For the pros who are using five pounds or more of clay, start at the bottom of the clay and squeeze upward. When working with large clay balls like over 5 pounds, work from the bottom upward. Small clay balls are easy, right? At this point, you should move the clay with your hands and not the other way around. Don’t let the clay move your hands. You will need to show the clay who is the boss, right?
Your body should be positioned as close to the wheel as practical. After having clay with no air bubbles, the next most crucial thing is to have a good body position. With your head directly over the ball of clay, your elbows tucked into your ribs, and your hands wrapped around the clay, you should be ready to start.
6. Start Coning The Clay
Now the fun part begins. Start by coning the clay up and down. Some folks will call this step wheel wedging while centering. As you are doing this, make sure your hands are wet. Cone the clay up and then press the clay back down, keeping the clay in the center at all times.
Most skilled potters employ ‘coning up,’ which is a procedure for achieving a cone shape (or gumdrop shape) on the wheel, but it requires the clay to be centered beforehand and may be skipped in many circumstances if the clay is adequately prepared.
If you were terrible at throwing and your clay is not centered. And you have clay at the base that is not centered, then take some off at the base.
Remove excess clay at the base. Take a flat modeling tool (wooden rib will do to) and press on the base, removing the clay as you spin the wheel. This clay will never be centered, so it’s best to just remove it.
7. Keep On Coning The Clay
For the beginner or lightweights, who use less than a couple of pounds of clay. While the clay is spinning, the idea is to center it such that it is exactly symmetrical and there are no wobbles. Using your right hand, press the palm of your hand against the side of the clay. Then, using the blade of your left hand, press down on top of the clay as if you were giving it a karate chop to the clay. Also be careful not to push too hard in one direction otherwise you will push the clay off center. Always keep your hands damp to prevent them from becoming stuck to the clay surface. Sticking is not a good thing.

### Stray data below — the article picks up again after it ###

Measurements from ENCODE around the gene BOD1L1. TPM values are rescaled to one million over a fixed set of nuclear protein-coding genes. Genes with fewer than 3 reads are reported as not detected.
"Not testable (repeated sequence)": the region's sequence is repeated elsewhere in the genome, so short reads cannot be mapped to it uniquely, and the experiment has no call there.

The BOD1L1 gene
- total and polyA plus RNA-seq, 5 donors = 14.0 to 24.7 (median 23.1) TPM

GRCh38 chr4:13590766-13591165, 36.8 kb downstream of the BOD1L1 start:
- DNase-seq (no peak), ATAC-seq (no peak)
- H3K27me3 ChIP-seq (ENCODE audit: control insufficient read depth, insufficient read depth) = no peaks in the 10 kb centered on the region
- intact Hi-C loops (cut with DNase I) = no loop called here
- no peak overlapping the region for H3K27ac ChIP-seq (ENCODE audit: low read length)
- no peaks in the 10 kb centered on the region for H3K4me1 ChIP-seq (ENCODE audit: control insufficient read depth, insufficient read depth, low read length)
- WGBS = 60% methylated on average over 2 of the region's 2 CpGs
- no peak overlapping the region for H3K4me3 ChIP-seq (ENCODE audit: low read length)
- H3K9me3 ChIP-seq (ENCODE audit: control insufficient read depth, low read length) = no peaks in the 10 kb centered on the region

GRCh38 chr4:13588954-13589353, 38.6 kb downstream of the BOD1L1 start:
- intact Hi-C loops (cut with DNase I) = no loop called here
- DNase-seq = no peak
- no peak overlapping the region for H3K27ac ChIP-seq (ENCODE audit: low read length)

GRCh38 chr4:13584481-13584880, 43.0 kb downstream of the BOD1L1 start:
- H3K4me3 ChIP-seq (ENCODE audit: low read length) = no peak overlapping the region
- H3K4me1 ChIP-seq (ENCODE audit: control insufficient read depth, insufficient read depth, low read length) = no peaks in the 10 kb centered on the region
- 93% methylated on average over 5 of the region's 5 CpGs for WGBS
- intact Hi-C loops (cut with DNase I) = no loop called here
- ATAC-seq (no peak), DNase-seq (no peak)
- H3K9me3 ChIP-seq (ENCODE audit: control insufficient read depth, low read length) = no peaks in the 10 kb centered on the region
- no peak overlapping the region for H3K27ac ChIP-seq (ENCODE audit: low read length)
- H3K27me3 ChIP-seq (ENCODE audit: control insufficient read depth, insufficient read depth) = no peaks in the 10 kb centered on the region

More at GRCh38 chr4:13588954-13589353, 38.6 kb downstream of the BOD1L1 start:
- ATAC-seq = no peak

Yes, it’s going to take some time. Keeping coning the clay using both hands. Apply even pressure using your outside hand and inside hand. Hand position is important so adjust as needed. One hand on top pressing down (like a karate chop) and the other hand cupping the clay around the outside as the wheel turns. Then cone up. Then press down using both hands with one hand on top and the other hand around the base. Then inspect the base and trim off the excess that is not centered. You will need to do this several times until the clay is centered.
When you can place your hands on the clay while the wheel is spinning and they don’t wobble, the clay is centered. This is one of the most difficult methods to master.
8. Shape Your Clay
If you are going to make a platter, then you will end up with a flatter clay in the center of the wheel. Or if making a tall vase, then your clay body will be up higher. Basically, you want to end up with the clay body in a suitable position for what is coming next. And that will be whatever you are planning to make. My suggestion is that if you begin with a large amount of clay, make a big bowl, right?
If you are new to centering clay, then I suggest you start off by throwing one pound and work up to larger clay balls. Once you are good at one pound, you can move up to two or three pounds. After which you can throw even larger clay balls, like five pounds or more. Once over five pounds, you are a pro!
The key to centering clay on a pottery wheel is to situate your body in the middle of the potter’s wheel. Place the clay in the center of a clean potter’s wheel. Brace your elbow on your upper leg once you’ve reached the center. Your palm should be in a straight line from your elbow to the center of the wheel. The heel of your palm will force the clay inward to the center of the wheel as the wheel rotates.
It will take a lot of work before centering becomes easy and you become “one” with the clay, so practice and practice and keep on practicing. Clay has a mind of it’s own and you need to practice to show who is the boss!
Peterson, S., & Peterson, J. (2002). Working with clay. Laurence King Publishing. https://books.google.com/books?hl=en&lr=&id=hJ4BOhm-XicC&oi=fnd&pg=PA8&dq=How+To+Wedge+Clay&ots=sqI8oBwnGm&sig=NnNyDhF8yak-UJJ5I-QHkp99uJU#v=onepage&q=How%20To%20Wedge%20Clay&f=false